“All you have to do is write one true sentence”
His writing style “Do not worry. You have always written before and you will write now. All you have to do is write one true sentence. Write the truest sentence that you know.” Hemingway, A Moveable Feast
“He was a genius, that uneasy word, not so much in what he wrote as in how he wrote; he liberated our written language.” 3 rd wife, Martha Gellhorn
A “Hemingway” Short Story For Sale. Baby shoes. Never worn. Although he didn’t write this story, it has been attributed to him over the years. It can be considered an example of his “type” of writing. What do you notice? What do you, the reader, have to do in order to understand what’s going on?
Static sentences Photographic "snapshot" style to create a collage of images Short sentences build one on another; events build to create a sense of the whole. Multiple strands exist in one story; an "embedded text" bridges to a different angle. He also used other cinematic techniques of "cutting" quickly from one scene to the next; or of "splicing" a scene into another. Intentional omissions allow the reader to fill the gap
Style – Fitzgerald vs. Hemingway The Great Gatsby When I came home to West Egg that night I was afraid for a moment that my house was on fire. Two o’clock and the whole corner of the peninsula was blazing with light, which fell unreal on the shrubbery and made thin elongating glints upon the roadside wires. Turning a corner, I saw that it was Gatsby’s house, lit from tower to cellar. At first I thought it was another party, a wild rout that had resolved itself into “hide- and-go-seek” or “sardines-in-the-box” with all the house thrown open to the game. But there wasn’t a sound. Only wind in the trees, which blew the wires and made the lights go off and on again as if the house had winked into the darkness. The Sun Also Rises In the morning, I walked down the Boulevard to the Rue Soufflot for coffee and brioche. It was a fine morning. The horse-chestnut trees in the Luxembourg gardens were in bloom. There was the pleasant early-morning feeling of a hot day. I read the papers with the coffee and then smoked a cigarette. The flower- women were coming up from the market and arranging their daily stock. The first six sentences of Chapter 5 in each novel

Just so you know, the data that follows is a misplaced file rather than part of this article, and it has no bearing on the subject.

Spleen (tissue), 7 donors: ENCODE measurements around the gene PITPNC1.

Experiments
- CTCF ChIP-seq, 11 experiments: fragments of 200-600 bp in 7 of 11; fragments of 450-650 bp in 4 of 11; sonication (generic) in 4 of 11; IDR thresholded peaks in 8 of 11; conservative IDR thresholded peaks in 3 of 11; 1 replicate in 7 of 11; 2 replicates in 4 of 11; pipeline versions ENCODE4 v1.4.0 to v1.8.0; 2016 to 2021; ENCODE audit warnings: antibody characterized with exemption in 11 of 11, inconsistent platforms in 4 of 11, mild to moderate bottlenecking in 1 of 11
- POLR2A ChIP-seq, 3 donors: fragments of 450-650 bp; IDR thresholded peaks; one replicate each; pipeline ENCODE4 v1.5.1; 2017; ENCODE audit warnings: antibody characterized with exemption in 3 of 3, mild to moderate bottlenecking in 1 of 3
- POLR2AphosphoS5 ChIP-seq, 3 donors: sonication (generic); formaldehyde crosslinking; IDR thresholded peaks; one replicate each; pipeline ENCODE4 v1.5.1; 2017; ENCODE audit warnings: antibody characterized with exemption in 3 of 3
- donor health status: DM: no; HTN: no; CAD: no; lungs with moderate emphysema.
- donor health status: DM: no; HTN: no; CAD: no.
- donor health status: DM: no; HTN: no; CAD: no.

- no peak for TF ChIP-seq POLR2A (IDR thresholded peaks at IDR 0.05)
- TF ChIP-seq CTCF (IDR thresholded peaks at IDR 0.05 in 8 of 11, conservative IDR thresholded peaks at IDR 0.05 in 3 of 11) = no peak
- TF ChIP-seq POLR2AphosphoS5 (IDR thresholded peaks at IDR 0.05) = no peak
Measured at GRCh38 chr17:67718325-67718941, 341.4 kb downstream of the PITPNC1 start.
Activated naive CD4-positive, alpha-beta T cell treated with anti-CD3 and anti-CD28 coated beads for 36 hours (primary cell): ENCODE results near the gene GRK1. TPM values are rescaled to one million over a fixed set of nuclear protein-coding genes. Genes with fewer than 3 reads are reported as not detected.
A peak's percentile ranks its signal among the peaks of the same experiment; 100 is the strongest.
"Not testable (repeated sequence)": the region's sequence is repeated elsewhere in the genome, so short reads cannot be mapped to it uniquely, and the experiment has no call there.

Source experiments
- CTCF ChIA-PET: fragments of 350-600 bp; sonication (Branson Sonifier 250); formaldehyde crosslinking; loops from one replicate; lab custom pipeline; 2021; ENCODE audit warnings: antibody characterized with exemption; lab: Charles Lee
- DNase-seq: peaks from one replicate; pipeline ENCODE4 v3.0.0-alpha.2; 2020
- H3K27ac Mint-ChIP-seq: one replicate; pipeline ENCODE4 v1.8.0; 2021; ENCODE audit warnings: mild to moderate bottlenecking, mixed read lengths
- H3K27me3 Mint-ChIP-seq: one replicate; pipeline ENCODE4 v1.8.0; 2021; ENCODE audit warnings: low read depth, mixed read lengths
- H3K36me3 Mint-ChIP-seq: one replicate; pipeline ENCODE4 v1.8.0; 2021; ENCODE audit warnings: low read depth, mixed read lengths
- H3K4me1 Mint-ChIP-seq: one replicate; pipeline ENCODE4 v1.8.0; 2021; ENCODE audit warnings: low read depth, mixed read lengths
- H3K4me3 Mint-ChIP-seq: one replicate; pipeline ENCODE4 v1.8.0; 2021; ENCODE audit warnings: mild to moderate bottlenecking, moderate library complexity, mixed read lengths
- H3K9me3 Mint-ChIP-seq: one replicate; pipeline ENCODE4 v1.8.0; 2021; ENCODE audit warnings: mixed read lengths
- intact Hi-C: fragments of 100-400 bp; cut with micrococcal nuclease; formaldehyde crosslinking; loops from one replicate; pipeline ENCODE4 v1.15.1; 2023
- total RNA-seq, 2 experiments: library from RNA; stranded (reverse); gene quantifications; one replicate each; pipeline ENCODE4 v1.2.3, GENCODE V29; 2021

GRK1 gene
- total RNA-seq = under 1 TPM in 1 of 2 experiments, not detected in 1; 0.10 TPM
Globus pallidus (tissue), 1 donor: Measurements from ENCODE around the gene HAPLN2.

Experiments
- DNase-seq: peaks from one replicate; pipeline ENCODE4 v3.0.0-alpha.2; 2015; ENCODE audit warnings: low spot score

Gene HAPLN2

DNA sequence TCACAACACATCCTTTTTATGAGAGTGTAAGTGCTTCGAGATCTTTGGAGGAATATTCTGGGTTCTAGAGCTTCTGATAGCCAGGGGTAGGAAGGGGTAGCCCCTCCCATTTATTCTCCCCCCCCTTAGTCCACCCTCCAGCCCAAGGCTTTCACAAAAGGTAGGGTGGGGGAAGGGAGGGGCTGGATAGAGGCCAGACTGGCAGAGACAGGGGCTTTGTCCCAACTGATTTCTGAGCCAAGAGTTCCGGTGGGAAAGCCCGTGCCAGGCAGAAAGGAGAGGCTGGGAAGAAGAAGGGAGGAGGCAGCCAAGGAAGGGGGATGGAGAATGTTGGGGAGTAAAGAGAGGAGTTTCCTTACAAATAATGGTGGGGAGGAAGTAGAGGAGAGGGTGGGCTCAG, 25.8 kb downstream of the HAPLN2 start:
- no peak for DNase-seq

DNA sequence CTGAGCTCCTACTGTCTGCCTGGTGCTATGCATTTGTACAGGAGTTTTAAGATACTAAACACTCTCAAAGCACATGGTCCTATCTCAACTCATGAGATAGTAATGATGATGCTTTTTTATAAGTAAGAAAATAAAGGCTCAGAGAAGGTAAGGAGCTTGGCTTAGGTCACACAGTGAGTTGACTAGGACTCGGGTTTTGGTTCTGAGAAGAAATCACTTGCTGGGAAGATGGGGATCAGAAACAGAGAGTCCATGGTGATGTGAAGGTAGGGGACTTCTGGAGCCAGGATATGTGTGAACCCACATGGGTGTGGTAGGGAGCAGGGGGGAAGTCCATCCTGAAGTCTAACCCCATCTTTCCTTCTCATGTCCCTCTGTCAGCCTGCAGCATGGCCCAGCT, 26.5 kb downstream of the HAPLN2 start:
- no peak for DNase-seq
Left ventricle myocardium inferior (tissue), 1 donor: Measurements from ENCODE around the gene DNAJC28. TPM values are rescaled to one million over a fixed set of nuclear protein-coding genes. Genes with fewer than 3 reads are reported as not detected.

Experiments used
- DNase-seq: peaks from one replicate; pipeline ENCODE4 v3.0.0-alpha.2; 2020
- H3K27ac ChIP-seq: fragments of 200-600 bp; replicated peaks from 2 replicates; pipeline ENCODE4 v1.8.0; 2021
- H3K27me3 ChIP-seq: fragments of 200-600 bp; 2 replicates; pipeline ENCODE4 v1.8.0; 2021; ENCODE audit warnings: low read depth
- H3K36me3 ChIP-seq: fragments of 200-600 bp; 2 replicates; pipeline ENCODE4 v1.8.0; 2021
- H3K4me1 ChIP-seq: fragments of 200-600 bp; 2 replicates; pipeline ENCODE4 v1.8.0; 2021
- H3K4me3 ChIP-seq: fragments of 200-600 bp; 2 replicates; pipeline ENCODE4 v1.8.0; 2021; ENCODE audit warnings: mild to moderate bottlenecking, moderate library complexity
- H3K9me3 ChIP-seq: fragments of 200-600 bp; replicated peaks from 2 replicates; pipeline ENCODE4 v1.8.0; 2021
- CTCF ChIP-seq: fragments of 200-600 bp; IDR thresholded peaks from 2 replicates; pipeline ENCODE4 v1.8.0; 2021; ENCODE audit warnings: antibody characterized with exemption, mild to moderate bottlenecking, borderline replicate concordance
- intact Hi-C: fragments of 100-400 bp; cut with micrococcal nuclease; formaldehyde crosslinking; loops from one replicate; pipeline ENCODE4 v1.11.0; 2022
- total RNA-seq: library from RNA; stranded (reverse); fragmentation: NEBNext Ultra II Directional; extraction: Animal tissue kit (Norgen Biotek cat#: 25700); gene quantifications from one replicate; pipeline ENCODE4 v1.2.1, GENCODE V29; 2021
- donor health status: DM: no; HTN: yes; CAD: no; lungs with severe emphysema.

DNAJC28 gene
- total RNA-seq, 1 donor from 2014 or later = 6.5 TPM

Hemingway’s style: Direct, simple statements. Irony Sarcasm Understatement “Iceberg Theory” Characters reflect what is known as the “Hemingway Code”
The “Hemingway Code” Hero lives by the following criteria: Take risks! Be a man of action, not words! React “properly” to dangerous, life-threatening situations. Don’t be afraid to arrange these situations by yourself…by participating in dangerous sports, like bullfighting! Show grace under pressure—never let them see you sweat! Believe that there is a proper way to do almost all of life’s important activities. Know what this “proper way” is at all times. Appreciate the deep beauty and purity of nature and sports. Be highly skilled in at least one particular field or activity, and have a bit of flair when you perform this activity. Live passionately! Seek pleasure! Food! Women! Wine! Possess NO self-pity. Never lose control in public, and never discuss personal problems or beliefs. Be very loyal to your like-minded friends. Never allow yourself to be controlled by anyone—especially a woman! Take what life has to offer. Ignore danger! Know the difference between illusion and reality. Ignore pain. Know who’s “in” and who’s “out.” Be the ultimate “insider.”
Hemingway’s Impact His hotel room in Pamplona (running of the bulls) is booked until 2040!
Ernest Hemingway’s rugged, masculine good looks set female fans “aquiver,” according to Dorothy Parker (one of Hemingway’s contemporaries). His passion for hunting, boxing, and bull fighting made him an interesting and romantic character to all audiences. He lived by the code.